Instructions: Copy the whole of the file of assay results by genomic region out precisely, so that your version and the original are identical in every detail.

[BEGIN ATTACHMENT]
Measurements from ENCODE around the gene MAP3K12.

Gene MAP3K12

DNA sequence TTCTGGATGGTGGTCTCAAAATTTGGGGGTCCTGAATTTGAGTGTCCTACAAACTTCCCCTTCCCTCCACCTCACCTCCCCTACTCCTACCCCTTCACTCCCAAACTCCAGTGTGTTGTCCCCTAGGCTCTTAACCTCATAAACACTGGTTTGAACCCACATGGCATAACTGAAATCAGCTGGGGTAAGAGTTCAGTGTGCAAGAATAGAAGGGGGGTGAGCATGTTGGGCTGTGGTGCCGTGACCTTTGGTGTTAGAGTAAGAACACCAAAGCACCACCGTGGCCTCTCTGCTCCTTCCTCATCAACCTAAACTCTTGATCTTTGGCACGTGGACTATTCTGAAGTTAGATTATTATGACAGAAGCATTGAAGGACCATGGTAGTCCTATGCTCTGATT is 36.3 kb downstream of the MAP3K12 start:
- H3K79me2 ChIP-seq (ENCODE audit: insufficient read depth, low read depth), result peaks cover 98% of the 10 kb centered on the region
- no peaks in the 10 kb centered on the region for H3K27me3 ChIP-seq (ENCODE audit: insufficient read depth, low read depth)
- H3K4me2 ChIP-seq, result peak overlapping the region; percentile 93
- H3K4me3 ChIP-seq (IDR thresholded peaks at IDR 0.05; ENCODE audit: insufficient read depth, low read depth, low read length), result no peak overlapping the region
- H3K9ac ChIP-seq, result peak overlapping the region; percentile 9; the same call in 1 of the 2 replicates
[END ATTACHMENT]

Measurements from ENCODE around the gene MAP3K12.

Gene MAP3K12

DNA sequence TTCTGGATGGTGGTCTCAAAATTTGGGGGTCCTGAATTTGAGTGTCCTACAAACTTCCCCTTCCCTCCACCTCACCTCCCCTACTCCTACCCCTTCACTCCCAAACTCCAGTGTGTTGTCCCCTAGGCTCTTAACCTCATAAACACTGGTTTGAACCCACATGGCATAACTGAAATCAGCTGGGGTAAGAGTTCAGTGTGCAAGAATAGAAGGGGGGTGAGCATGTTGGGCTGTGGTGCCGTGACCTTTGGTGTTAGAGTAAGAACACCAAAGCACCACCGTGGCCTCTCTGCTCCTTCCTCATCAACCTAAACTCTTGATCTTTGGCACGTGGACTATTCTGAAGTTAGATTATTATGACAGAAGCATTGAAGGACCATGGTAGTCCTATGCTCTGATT is 36.3 kb downstream of the MAP3K12 start:
- H3K79me2 ChIP-seq (ENCODE audit: insufficient read depth, low read depth), result peaks cover 98% of the 10 kb centered on the region
- no peaks in the 10 kb centered on the region for H3K27me3 ChIP-seq (ENCODE audit: insufficient read depth, low read depth)
- H3K4me2 ChIP-seq, result peak overlapping the region; percentile 93
- H3K4me3 ChIP-seq (IDR thresholded peaks at IDR 0.05; ENCODE audit: insufficient read depth, low read depth, low read length), result no peak overlapping the region
- H3K9ac ChIP-seq, result peak overlapping the region; percentile 9; the same call in 1 of the 2 replicates